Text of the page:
Holy cow! I’m doing 2-3 times as many reviews as I should be reasonably expected to. And here I was thinking I had a reasonably good balance of accepting/rejecting requests. It also means that there must be lots of people out there who are not pulling their weight (I’m looking at you, Sol).

It would be nice if the standard citation reports add something like a scindex to the h-index and other standards. Not because I expect scientists to be rewarded for being a good citizen, though that would be nice, or because it would expose the moochers. But because it would help us make more rational decisions about how much of the thankless tasks to take on. Or maybe my logic is completely off here. If so, let me know. I’ll blame it on being tired from too much travel and doing too many reviews!

Sunday, August 31, 2014

Commodity Prices: Financialization or Supply and Demand?

I've often panned the idea that commodity prices have been greatly influenced by so-called financialization---the emergence of tradable commodity price indices and growing participation by Wall Street in commodity futures trading. No, Goldman Sachs did not cause the food and oil-price spikes in recent years. I've had good company in this view.   See, for example, Killian, Knittel and PindyckKrugman (also here), HamiltonIrwin and coauthers, and I expect many others.

I don't deny that Wall Street has gotten deeper into the commodity game, a trend that many connect to  Gorton and Rouwenhorst (and much earlier similar findings).  But my sense is that commodity prices derive from more-or-less fundamental factors--supply and demand--and fairly reasonable expectations about future supply and demand.  Bubbles can happen in commodities, but mainly when there is poor information about supply, demand, trade and inventories.  Consider rice, circa 2008.

But most aren't thinking about rice. They're thinking about oil.

The financialization/speculation meme hasn't gone away, and now bigger guns are entering the fray, with some new theorizing and evidence.

Xiong theorizes (also see Cheng and Xiong and Tang and Xiong) that commodity demand might be upward sloping.  A tacit implication is that new speculation of higher prices could feed higher demand, leading to even higher prices, and an upward spiral.  A commodity price "bubble" could arise without accumulation of inventories, as many of us have argued.  Tang and Xiong don't actually write this, but I think some readers may infer it (incorrectly, in my view).

It is an interesting and counter-intuitive result.  After all, The Law of Demand is the first thing everybody learns in Econ 101:  holding all else the same, people buy less as price goes up.  Tang and Xiong get around this by considering how market participants learn about future supply and demand.  Here it's important to realize that commodity consumers are actually businesses that use commodities as inputs into their production processes.  Think of refineries, food processors, or, further down the chain, shipping companies and airlines.  These businesses are trying to read crystal balls about future demand for their final products.  Tang and Xiong suppose that commodity futures tell these businesses something about future demand.  Higher commodity futures may indicate stronger future demand for their finished, so they buy more raw commodities, not less.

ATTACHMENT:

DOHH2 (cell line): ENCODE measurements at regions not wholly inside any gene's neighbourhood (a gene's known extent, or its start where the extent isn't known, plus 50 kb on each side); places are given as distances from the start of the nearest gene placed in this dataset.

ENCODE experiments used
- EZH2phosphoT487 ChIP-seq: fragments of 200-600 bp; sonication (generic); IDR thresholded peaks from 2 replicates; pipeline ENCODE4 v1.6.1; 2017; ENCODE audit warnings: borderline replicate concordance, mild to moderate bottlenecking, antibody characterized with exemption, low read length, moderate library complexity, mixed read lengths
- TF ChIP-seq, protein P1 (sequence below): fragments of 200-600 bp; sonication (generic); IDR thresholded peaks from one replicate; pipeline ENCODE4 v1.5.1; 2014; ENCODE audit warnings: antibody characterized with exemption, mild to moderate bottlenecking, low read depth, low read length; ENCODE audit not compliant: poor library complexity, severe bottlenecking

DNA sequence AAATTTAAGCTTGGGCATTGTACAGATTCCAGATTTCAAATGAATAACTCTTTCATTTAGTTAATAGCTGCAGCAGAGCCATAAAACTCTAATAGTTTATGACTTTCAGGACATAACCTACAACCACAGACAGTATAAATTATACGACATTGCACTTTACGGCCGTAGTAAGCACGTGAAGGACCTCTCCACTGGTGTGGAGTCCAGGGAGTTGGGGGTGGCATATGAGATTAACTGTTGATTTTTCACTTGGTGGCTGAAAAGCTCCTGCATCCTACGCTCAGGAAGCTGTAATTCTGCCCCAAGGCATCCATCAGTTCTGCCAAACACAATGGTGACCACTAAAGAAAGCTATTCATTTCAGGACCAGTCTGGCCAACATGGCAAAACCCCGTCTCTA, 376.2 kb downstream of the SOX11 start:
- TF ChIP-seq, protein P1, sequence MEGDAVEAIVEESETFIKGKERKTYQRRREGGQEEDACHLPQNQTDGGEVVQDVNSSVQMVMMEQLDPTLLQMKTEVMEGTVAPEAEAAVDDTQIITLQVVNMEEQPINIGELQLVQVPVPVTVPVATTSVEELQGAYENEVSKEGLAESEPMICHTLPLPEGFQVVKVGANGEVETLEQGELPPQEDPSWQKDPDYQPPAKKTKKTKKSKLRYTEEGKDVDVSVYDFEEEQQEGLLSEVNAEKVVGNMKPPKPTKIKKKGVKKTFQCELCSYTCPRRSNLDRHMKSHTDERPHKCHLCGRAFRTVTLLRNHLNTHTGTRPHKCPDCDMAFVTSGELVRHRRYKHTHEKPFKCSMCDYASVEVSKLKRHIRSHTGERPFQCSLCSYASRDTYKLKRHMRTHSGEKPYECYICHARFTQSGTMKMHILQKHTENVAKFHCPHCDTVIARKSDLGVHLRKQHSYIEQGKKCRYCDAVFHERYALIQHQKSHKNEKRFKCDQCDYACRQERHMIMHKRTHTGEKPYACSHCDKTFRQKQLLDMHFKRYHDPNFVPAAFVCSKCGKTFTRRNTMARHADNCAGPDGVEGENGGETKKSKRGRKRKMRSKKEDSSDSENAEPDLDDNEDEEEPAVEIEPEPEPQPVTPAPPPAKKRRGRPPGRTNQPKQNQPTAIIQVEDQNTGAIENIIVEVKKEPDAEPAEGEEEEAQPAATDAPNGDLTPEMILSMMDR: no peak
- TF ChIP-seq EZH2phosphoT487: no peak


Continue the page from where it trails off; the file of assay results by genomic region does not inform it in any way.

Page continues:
There's probably some truth to this view.  However, it's not clear whether or when demand curves would actually bend backwards.  And more pointedly, even if the theory were true, it doesn't really imply any kind of market failure that regulation might ameliorate. Presumably some traders actually have a sense of the factors causing prices to spike: rapidly growing demand in China and other parts of Asia, a bad drought, an oil prospect that doesn't pan out, conflict in the Middle East that might disrupt future oil exports, and so on.  Demand shifting out due to reasonable expectations of higher future demand for finished product is not a market failure or the makings of a bubble.  I think Tang and Xiong know this, but the context of their reasoning seems to suggest they've uncovered a real anomaly, and I don't think they have.  Yes, it would be good to have more and better information about product supply, demand and disposition.  But we already knew that.

What about the new evidence?

One piece of evidence is that commodity prices have become more correlated with each other, and with stock prices, with a big spike around 2008, and much more so for indexed commodities than off-index commodities.

This spike in correlatedness happens to coincide with the overall spike in commodity prices, especially oil and food commodities.  This fact would seem consistent with the idea that aggregate demand growth--real or anticipated--was driving both higher prices and higher correlatedness.  This view isn't contrary to Tang and Xiong's theory, or really contrary to any of the other experts I linked to above.  And none of this really suggests speculation or financialization has anything to do with it.  After all, Wall Street interest in commodities started growing much earlier, between 2004 and 2007, and we don't see much out of the ordinary around that time.

The observation that common demand factors---mainly China growth pre-2008 and the Great Recession since then---have been driving price fluctuations also helps to explain changing hedging profiles and risk premiums noted by Tang and Xiong and others.  When idiosyncratic supply shocks drive commodity price fluctuations (e.g, bad weather), we should expect little correlation with the aggregate economy, and risk premiums should be low, and possibly even negative for critical inputs like oil.  But when large demand shocks drive fluctuations, correlatedness becomes positive and so do risk premiums.